Representations of the Oppressed in Bioshock Infinite
I recently finished Bioshock Infinite, the first FPS I’ve ever played. Alexius’s excellent post covers most of my qualms and criticisms with the game, so I thought I’d dig a little deeper into how the game presents oppressed minorities.
Infinite‘s first section is its strongest, letting you explore the quaint Americana that is the floating city of Columbia. Like the first Bioshock game, it too is a secluded, enclosed city built around complete devotion to some form of ideological extremism. Whereas Objectivism was the first game’s target, Infinite has a swill of ideas percolating within its domain, from religious devotion to America’s founding fathers and prophet Zachary Comstock, to the black and Irish workers trapped in the ghetto of Finkton, the industrial zone that is their center of exploitation and home.
The player sees the rampant racism flowing through Columbia firsthand, understanding the darkness that runs underneath the pristine whiteness of the city. The game plays sympathetic to these oppressed people, as it displays their plight. The white citizens of Columbia are happy ‘undesirables’ aren’t intruding their beach property. The industrialist Fink pays them in currency only good for his factories own products (incidentally, Walmart made a similar attempt at this a few months ago.) Propaganda is everywhere in the city, warning of the evils of the Vox Populi, a resistance group emerging form the ghettos, led by Daisy Fitzroy.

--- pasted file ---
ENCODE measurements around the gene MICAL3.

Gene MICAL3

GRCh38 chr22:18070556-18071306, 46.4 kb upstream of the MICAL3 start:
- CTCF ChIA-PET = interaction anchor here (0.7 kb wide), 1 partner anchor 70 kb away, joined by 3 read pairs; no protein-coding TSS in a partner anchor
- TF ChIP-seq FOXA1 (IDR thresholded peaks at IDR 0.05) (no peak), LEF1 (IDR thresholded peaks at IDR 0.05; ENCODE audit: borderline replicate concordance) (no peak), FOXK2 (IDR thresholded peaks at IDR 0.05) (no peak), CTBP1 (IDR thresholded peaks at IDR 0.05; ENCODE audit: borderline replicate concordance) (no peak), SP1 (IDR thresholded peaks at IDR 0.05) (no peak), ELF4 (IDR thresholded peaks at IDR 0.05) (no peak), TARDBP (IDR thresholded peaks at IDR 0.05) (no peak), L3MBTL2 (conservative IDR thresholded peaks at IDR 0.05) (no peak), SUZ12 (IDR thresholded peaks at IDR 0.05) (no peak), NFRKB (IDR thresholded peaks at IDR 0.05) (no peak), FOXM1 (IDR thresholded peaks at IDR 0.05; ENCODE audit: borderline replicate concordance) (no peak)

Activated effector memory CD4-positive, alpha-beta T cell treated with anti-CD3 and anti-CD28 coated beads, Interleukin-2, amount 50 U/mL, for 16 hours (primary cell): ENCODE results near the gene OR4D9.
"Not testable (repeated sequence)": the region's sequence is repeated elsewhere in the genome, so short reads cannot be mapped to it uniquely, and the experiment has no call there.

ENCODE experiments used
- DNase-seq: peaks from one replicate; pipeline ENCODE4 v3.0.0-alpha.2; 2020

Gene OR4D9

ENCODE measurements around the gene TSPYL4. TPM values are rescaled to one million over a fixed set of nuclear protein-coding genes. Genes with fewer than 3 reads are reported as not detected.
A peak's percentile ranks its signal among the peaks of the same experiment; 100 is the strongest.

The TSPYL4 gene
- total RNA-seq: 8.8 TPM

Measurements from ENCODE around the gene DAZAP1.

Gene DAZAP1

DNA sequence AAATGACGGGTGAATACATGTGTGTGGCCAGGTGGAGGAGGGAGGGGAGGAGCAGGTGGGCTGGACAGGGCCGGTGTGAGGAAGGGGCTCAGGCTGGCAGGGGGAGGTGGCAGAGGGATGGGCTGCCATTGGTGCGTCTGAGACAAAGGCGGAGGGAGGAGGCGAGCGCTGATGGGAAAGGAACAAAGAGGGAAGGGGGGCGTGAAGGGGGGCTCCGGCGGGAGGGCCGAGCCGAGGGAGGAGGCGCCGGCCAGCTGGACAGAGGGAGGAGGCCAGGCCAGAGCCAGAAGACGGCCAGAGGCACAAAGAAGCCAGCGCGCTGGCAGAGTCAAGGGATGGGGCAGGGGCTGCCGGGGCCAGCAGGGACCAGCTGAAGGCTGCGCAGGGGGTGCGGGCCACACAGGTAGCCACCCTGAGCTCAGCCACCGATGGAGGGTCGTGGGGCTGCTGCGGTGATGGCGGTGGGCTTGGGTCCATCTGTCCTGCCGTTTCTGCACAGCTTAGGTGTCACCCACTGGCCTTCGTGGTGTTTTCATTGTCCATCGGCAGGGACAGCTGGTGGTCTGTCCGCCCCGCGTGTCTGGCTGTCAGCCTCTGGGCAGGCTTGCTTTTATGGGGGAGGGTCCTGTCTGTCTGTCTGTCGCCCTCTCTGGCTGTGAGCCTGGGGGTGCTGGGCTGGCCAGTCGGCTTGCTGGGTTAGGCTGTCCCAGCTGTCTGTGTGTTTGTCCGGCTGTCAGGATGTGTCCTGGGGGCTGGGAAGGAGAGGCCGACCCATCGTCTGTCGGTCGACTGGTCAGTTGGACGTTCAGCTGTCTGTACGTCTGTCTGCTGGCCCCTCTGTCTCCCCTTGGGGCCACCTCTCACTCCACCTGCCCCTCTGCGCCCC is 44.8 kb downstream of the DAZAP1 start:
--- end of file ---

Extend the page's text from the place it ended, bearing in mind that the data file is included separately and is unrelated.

Unfortunately, by the time the Vox are introduced, the game undoes its critique of Columbia’s utopia through abstract, limp moralizing. Midway through the game the Vox revolt and launch an armed attack against their oppressors, and our protagonist jerkface (who by now has slaughtered a lot of people) poo-poos their efforts to liberate themselves from tyranny. Suddenly the people the game held sympathy for become our new enemies, a new wave of people to kill. Fitzroy, whose barely been in the game, is abruptly villianized, killing Fink. Planning to kill his son next*, she is in turn killed by Elizabeth. With Fitzroy gone, the Vox lose their last strand of identity before becoming merely faceless enemies, just another heap of obstacles to clear.
In conversations between Elizabeth and Booker, the game implies a basic “all violence is bad,” despite our white male protagonist continuing to maim everyone in sight. It negatively frames the Vox’s actions and treads over everything the game has worked for in sympathizing with the oppressed. In all irony, the game ends up portraying these revolutionaries just like the white supremacist propaganda of Columbia.
*This DLC Burial at Sea 2 elucidates this, where’s it’s revealed the Lutece’s told Fitzroy that Elizabeth must have the mindset to kill, and thus Fitzroy must threaten Fink’s son to shake Elizabeth to do so. That’s one hell of a retcon.